Globally, demand for skincare that corrects dark spots has been driven by a desire to improve the look and feel of skin. Medical conditions such as hyperpigmentation, melasma, vitiligo and rosacea are also contributing to the demand for safer and more effective skin correcting creams.
There is a recognized need for safer, more effective dark spot correcting agents. The most common active ingredient worldwide is hydroquinone. While it is effective, hydroquinone is linked to cancer and has been banned in Europe since 2001. In the United States, restrictions have been placed on concentration levels of hydroquinone; over-the-counter creams are restricted to no more than 2% hydroquinone and a prescription is required to obtain a maximum 4% hydroquinone concentration. Despite the dangers, restrictions and bans, hydroquinone is still widely used around the world. Other skin lightening agents (e.g. arbutin) have also been banned due to their instability and subsequent breakdown into hydroquinone.
Sirona Biochem’s TFC-1067 for the treatment of Dyschromia (Dark spots on the skin)
Sirona Biochem has developed an active ingredient, TFC-1067, which studies prove is safer and more effective than various well-known actives. To learn more, please see Sirona’s Skincare Overview.
The development program is directly supported by the French government. Recognizing the exceptional innovation of Sirona’s subsidiary, TFChem, the French government awarded the laboratory a $1.9M grant in 2011. The grant is designed to bring the skin lightening program to a commercial-ready stage. A cosmetic consortium, which includes the University of Rouen and contract research organization, Biogalenys, has also been established to support Sirona’s cosmetic programs.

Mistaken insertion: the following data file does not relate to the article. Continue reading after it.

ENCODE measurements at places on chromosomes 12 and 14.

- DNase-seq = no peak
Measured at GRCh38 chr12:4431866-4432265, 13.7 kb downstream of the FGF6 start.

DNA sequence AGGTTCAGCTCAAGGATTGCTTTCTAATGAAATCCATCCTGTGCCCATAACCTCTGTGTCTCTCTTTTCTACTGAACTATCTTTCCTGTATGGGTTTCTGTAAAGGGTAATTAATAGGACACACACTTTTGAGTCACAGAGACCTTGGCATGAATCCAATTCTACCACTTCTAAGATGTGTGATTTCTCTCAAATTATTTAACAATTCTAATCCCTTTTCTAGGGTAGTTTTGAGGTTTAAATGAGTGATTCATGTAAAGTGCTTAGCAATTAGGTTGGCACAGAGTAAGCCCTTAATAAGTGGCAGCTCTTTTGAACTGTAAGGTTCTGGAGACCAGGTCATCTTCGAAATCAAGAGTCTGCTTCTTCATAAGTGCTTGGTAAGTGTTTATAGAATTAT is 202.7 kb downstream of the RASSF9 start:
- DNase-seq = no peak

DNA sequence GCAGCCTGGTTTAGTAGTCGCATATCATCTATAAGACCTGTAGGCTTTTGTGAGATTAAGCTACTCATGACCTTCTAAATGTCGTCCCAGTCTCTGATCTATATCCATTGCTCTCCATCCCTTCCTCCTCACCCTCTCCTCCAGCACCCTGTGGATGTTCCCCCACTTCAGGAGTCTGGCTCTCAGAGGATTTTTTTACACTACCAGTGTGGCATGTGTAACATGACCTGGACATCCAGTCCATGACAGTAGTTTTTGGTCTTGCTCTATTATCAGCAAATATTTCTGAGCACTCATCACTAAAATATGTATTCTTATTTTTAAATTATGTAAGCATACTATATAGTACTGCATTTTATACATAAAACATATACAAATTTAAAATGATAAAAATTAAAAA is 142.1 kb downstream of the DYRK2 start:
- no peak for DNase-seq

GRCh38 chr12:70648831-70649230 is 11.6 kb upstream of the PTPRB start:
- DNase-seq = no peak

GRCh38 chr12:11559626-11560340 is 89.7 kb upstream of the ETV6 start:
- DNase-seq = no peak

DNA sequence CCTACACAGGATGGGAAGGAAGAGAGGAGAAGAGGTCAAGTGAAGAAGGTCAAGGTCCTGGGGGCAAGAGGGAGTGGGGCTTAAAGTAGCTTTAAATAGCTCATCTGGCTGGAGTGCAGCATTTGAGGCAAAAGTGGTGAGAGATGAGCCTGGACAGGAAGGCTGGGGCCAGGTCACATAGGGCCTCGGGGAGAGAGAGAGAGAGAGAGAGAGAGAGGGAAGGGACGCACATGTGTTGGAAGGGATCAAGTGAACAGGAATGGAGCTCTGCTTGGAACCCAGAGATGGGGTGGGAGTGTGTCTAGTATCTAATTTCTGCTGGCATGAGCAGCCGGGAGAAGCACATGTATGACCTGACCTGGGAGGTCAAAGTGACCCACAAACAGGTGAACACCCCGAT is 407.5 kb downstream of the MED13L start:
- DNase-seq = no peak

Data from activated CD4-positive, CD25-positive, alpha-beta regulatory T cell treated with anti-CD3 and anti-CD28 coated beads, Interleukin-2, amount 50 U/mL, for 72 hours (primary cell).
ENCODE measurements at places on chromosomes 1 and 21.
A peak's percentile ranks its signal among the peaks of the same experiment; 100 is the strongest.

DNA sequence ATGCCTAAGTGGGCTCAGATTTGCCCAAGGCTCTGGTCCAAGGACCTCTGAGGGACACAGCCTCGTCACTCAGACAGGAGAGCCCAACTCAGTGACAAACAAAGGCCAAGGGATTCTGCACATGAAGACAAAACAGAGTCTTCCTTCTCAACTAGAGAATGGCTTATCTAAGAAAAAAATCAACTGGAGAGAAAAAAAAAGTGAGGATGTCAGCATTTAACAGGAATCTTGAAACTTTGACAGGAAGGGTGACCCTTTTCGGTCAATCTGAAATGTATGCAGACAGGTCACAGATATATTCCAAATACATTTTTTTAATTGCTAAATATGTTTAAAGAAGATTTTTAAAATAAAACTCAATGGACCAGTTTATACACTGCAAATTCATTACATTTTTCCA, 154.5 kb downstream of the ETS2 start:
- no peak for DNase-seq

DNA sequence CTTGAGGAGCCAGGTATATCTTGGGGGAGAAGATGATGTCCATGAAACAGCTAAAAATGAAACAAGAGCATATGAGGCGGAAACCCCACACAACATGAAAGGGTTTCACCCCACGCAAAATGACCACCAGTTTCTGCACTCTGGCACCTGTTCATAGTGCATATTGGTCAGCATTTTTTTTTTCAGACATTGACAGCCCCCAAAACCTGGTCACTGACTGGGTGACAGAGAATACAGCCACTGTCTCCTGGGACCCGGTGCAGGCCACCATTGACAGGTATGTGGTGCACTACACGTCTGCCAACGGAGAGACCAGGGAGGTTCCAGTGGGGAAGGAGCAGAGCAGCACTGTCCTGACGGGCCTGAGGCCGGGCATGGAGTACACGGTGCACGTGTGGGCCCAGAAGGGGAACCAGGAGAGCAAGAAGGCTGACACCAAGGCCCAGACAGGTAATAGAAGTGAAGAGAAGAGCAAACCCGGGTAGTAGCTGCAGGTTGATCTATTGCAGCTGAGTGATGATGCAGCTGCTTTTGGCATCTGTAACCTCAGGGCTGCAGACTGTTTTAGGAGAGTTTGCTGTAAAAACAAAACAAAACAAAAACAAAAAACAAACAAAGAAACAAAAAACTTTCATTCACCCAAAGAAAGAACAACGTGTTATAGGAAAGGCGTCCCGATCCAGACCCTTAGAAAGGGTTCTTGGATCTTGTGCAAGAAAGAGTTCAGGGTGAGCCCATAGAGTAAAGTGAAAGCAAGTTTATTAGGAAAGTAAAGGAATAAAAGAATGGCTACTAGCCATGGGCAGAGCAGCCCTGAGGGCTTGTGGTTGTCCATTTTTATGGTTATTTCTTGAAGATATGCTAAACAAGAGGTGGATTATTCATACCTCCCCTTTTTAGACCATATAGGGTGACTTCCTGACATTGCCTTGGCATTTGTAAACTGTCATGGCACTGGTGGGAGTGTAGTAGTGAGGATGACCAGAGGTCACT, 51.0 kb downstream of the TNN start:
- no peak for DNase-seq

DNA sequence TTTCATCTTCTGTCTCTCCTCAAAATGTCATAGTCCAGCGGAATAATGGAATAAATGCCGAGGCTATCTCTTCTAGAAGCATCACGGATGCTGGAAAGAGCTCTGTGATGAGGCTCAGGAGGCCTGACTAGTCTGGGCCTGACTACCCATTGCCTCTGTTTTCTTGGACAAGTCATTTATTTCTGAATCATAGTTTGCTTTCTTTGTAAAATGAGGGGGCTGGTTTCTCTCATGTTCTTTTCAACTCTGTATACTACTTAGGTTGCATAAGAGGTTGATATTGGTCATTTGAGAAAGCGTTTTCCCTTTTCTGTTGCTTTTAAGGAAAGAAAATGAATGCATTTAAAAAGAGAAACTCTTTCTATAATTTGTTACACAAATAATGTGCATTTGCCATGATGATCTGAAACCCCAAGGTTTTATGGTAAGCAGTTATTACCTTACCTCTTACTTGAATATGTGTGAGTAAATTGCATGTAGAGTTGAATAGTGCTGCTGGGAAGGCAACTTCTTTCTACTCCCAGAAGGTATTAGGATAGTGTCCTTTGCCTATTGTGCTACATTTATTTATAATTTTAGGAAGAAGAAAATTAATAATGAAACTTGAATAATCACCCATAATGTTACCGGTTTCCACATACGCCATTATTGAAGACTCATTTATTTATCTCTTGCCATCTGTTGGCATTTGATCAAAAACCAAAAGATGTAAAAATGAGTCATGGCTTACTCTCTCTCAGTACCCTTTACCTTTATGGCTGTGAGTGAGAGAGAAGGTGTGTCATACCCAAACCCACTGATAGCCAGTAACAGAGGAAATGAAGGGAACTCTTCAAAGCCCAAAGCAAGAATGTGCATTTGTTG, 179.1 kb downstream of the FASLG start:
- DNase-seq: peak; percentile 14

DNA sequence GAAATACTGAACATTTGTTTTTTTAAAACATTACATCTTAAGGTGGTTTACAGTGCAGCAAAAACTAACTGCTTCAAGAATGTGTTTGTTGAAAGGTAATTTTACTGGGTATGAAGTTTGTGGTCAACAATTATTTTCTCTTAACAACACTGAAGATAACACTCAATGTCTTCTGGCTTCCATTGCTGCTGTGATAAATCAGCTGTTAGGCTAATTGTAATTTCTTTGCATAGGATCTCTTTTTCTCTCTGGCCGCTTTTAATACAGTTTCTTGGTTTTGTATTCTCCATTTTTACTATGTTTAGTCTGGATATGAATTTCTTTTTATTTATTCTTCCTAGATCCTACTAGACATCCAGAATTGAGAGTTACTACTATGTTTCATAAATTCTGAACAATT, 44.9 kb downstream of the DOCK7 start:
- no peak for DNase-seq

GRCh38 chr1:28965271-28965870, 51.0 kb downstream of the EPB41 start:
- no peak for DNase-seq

Several studies have been concluded to demonstrate the effectiveness and stability of Sirona’s active ingredients, including TFC-1067. In 2019, the company completed a clinical study in the USA which showed that the compound is more efficacious for creating an even skin tone than the gold standard, hydroquinone.
The clinical study using .2% TFC-1067 and conducted by Dr. Zoe Draelos of Dermatology Consulting Services, North Carolina, has been peer reviewed and accepted for publication in the renowned Journal of Cosmetic Dermatology (study abstract).
In October 2020, Sirona announced that it has joined forces with a top 10 pharmaceutical company to conduct a second clinical trial of TFC-1067 at a higher dose (.4%). While remaining extremely safe, this dose showed excellent results at a quicker pace. The study was completed in February 2021.
All studies were completed in accordance with the regulatory methods of the European Centre for the Validation of Alternative Methods (ECVAM) and the Organization for Economic Co-operation and Development (OECD). No animals were involved in the development and testing of Sirona’s skin lightening compounds.
June 2022, Sirona announced a collaboration with Allergan Aesthetics for a global license for TFC-1067. Press release here.
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